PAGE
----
Guided Meditation

MeditationBusinessman Meditating on Desk is defined as an intentional self-regulation of attention. Simply put, guided meditation is meditation with the assistance of a guide. Guided meditation is usually experienced in a classroom setting, one-on-one with a meditation teacher, or with an audio or video recording that guides the meditation session. Some mental health counselors may also use guided meditation as a tool to help people in therapy.

What to Expect in a Guided Meditation Session

A guided meditation session may last anywhere from five minutes to an hour. In general, many guides recommend meditating for 15 minutes or more in order to achieve deep relaxation and experience the benefits of meditation.

During your guided meditation session, the instructor or recording may ask you to sit comfortably on the floor or lie down. You will be guided through relaxing visualizations designed to help your mind focus, reduce tension, and promote stress relief. Some recordings or instructors may also make use of music or sounds to help ease your transition into deep relaxation.

Mental and Physical Health Benefits of Guided Meditation

Guided meditation may be used for several therapeutic purposes. Research summarized by Turk, Swanson, and Tunks found that sufferers of chronic pain have used meditation to successfully decrease pain symptoms, increase healing speed, improve mood, decrease stress, and reduce their overall healthcare costs. This research also found that people regularly practicing meditation demonstrated reduced arousal from daily stress and better performance of tasks that require focused attention.

Recognizing the benefits of meditation, Aetna US Healthcare launched a guided meditation program in September 2000 to reduce the risk of future heart attacks among patients that had been hospitalized for cardiac conditions. Joe Carver, MD, head of disease management programs for Aetna at the time said the guided meditation tapes in the program were a “key element in our holistic approach to cardiac risk factor reduction.”

In psychotherapy, guided meditation has been used to address a wide range of concerns. It may be used in conjunction with other behavioral modification techniques and/or medication, or it may be used as a standalone tool for therapists. Existing research suggests that guided meditation has been used effectively in psychotherapy for:

Meditation Tips

For those wishing to incorporate meditation into their lives, beginning can be difficult. Meditation requires a great deal of focus and the untrained mind may tend to wander somewhat uncontrollably. Meditation takes repeated practice. With time, most people develop a stronger sense of focus which makes meditation easier for them.

Guided meditation can be useful for people with no experience meditating by helping them train their focus and concentrate on breathing, emotions, and sensations. Here are a few tips to keep in mind if you are beginning guided meditation:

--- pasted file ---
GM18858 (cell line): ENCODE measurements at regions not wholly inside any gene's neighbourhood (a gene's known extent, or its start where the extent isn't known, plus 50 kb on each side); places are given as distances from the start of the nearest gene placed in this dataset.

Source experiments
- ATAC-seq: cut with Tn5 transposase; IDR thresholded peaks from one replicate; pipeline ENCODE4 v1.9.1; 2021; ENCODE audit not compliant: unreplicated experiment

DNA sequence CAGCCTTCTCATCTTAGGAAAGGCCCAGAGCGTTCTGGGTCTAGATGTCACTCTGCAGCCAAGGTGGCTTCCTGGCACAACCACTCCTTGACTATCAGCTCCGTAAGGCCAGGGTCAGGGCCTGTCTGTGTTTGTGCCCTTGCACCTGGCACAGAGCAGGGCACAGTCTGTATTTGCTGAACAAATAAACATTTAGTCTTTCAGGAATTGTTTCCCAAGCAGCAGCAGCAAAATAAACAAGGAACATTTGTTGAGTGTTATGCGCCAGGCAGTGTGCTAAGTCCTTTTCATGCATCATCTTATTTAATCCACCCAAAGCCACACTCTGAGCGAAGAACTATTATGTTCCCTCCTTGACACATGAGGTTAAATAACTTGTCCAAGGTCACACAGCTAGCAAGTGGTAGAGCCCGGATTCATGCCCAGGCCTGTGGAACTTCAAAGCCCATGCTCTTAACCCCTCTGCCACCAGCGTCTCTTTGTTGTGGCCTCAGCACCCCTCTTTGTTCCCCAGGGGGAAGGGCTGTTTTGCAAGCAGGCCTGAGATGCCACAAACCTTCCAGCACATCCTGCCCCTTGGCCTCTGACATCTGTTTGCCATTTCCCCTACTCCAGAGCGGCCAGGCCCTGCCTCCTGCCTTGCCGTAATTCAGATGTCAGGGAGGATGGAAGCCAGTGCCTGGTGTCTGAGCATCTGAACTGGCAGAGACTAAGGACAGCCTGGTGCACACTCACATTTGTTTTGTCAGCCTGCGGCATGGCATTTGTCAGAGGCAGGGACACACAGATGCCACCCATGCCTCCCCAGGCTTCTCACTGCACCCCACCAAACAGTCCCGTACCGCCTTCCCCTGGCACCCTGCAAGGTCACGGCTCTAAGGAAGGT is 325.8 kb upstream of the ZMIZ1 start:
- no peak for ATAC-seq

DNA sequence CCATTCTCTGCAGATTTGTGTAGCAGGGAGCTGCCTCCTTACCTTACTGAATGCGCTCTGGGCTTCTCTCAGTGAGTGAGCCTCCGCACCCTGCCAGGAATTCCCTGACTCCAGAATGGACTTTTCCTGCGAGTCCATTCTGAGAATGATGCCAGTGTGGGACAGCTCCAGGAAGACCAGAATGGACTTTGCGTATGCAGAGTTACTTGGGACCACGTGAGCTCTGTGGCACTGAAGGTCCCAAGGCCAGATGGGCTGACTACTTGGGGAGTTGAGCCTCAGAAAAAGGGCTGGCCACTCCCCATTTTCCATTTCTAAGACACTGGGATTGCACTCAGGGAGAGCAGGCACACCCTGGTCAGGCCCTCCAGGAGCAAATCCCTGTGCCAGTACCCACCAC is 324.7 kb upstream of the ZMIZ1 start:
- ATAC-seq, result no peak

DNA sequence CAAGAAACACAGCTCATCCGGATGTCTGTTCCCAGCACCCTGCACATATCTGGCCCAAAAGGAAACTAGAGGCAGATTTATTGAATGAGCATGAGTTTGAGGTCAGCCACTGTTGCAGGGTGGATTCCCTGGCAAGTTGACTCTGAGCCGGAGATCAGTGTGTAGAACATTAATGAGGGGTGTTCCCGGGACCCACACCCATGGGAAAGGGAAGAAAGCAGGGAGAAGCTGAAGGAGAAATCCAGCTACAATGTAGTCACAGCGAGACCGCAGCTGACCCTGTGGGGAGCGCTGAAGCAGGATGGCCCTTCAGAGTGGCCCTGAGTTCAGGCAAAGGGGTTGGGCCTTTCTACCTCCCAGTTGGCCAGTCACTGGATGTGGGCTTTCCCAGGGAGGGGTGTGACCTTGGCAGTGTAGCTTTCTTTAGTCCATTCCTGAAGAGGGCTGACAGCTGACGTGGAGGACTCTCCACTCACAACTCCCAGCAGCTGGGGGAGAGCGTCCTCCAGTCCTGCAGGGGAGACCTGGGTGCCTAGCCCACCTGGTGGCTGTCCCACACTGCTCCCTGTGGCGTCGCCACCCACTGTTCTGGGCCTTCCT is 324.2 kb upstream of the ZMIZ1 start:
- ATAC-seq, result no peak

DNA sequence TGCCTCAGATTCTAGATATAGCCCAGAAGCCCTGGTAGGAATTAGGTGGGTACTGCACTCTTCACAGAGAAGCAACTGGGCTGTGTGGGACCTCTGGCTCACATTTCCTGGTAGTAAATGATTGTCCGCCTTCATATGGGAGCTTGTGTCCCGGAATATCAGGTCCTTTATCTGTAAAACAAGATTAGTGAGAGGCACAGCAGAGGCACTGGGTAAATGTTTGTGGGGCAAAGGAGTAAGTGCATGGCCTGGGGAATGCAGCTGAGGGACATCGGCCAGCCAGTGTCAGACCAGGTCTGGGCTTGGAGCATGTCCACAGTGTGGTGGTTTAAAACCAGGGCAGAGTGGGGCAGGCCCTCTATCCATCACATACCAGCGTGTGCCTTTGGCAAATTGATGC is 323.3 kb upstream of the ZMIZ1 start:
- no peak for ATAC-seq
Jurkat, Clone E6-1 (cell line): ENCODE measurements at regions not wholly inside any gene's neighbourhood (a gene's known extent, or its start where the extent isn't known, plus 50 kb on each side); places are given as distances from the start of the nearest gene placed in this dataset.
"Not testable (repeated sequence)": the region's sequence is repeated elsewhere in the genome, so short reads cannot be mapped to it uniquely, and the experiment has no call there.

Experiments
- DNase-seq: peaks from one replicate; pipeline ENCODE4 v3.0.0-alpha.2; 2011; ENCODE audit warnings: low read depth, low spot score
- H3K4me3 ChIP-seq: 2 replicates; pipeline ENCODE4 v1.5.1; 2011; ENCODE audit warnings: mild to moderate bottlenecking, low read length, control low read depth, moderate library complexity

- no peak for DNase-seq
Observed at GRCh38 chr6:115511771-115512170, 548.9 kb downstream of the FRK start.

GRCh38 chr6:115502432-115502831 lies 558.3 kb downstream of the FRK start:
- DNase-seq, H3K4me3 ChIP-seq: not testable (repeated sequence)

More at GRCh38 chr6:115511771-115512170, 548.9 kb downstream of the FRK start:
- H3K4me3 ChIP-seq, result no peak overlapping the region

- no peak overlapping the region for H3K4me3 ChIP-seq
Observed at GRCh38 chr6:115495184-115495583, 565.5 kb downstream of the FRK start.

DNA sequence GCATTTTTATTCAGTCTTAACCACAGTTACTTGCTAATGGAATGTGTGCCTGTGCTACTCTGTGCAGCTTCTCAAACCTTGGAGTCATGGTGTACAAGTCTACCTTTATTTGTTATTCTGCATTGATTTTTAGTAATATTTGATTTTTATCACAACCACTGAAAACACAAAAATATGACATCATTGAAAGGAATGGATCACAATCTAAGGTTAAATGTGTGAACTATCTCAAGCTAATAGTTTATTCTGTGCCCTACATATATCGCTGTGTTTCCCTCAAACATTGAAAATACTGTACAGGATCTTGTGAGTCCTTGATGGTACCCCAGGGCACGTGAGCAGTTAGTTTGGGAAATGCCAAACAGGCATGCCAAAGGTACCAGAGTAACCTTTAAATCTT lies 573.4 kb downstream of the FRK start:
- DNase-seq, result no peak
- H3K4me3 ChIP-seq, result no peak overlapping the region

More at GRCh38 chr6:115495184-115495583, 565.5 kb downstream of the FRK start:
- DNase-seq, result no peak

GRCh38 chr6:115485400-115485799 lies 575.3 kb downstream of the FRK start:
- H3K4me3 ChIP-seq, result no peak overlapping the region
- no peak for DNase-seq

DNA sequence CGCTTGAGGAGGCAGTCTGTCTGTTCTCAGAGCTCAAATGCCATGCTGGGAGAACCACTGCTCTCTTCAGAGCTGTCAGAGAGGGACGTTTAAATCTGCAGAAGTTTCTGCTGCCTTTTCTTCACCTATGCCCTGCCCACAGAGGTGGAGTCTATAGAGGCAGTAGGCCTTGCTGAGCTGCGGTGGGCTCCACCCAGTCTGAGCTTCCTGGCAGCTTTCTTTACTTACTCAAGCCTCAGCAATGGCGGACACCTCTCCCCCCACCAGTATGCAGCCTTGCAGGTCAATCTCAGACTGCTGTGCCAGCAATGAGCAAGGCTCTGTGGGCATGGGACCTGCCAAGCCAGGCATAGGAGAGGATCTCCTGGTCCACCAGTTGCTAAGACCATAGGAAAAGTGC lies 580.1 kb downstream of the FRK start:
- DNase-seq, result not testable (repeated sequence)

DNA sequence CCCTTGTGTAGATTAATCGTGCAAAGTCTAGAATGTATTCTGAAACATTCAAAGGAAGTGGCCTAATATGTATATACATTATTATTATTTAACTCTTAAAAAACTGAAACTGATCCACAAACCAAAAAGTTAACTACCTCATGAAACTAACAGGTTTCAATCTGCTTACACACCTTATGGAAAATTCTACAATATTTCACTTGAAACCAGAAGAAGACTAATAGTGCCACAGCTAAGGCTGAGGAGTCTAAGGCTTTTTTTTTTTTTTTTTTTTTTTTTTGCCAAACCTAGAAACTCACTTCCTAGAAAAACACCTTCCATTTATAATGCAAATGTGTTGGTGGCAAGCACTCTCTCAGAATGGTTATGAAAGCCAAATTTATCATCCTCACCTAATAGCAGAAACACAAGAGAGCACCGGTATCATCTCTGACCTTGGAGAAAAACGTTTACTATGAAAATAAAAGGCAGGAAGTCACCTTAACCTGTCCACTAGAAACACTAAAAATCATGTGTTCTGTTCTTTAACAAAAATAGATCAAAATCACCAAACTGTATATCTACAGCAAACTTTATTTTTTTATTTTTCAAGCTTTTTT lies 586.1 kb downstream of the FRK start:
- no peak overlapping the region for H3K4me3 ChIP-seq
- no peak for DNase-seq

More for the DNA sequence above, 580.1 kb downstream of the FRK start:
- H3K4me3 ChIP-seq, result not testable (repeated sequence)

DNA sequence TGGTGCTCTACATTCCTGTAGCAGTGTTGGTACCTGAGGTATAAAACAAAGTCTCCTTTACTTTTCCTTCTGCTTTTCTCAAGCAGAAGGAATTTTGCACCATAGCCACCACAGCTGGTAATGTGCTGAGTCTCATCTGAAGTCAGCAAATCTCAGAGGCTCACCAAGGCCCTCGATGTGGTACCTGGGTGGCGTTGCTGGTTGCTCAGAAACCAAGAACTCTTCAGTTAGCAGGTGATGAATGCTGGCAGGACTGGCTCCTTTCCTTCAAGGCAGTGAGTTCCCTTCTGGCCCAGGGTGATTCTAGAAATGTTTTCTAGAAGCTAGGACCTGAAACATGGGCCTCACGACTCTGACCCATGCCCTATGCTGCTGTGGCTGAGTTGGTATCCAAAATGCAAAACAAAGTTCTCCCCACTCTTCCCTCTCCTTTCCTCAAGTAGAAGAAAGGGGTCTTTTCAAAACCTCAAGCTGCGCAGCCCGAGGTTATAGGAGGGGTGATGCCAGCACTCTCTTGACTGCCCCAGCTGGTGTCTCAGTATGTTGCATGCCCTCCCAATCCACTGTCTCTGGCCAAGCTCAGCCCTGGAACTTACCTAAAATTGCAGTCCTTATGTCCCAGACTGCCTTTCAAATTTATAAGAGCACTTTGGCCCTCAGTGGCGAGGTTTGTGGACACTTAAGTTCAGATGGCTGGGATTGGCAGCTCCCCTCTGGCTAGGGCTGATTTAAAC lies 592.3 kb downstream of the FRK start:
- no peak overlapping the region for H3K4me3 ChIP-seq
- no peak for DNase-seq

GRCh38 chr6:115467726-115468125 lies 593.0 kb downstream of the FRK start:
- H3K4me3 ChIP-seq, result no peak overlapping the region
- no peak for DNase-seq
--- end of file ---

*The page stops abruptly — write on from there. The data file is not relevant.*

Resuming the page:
• Be mindful of your posture: Your posture can influence the effectiveness and quality of your meditation. If you are asked to sit during a guided meditation session, try not to slouch. Sit upright with your head up.
  • Focus on your breathing: Maintaining focus is often one of the most difficult aspects of meditation for the beginner. If you have trouble focusing your attention during a guided meditation session, focus on your breathing and pay attention to each inhale and exhale. If you still have difficulty focusing, it may help to count each individual breath.
  • Do not force meditation: Many beginners try to meditate for a specific amount of time, or they neglect emotions, sensations, and thoughts and try to force themselves into a meditative state. Guided meditation can help ease a person into deep relaxation and focus on the important parts of the meditation session, without requiring the person to be mindful of the time.
  • Make meditation part of your routine: Meditation takes practice, so try to make it part of your daily routine if possible. It will become easier and more beneficial with time and repetition.
  • Find your space: Try to pick a specific room or space to practice meditation. Look for a place that calms you, preferably free from daily stressors.
  • Start with a warm-up exercise or stretches: Stretching can help improve your circulation and prep your mind for meditation. A few stretches or a brief warm-up exercise can also help relieve tension, which may allow you to achieve deep relaxation quicker.


  1. Muscat, M. (2001). AETNA US healthcare launches guided meditation program. Alternative Therapies in Health and Medicine, 7(2), 28-28,30. Retrieved from
  2. Ramel, W., Goldin, P. R., Carmona, P. E., & McQuaid, J. R. (2004). The effects of mindfulness meditation on cognitive processes and affect in patients with past depression. Cognitive Therapy and Research, 28(4), 433-455. doi:
  3. Turk, D. C., PhD., Swanson, K. S., PhD., & Tunks, Eldon R,M.D., PhD. (2008). Psychological approaches in the treatment of chronic pain patients-when pills, scalpels, and needles are not enough. Canadian Journal of Psychiatry, 53(4), 213-23. Retrieved from

Last Updated: 08-7-2015

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  • Lillian S

    April 18th, 2017 at 9:32 AM

    I like how you mentioned that guided meditation can help to put you in a relaxed state so you don’t have to try and force it. I’ve never meditated before, but I’ve heard about all of the health benefits it gives you, so I want to try it out. I think I would have a hard time trying to shut out my thoughts and feelings on my own, at least at first, so maybe a guided meditation would be the best way for me to start out.

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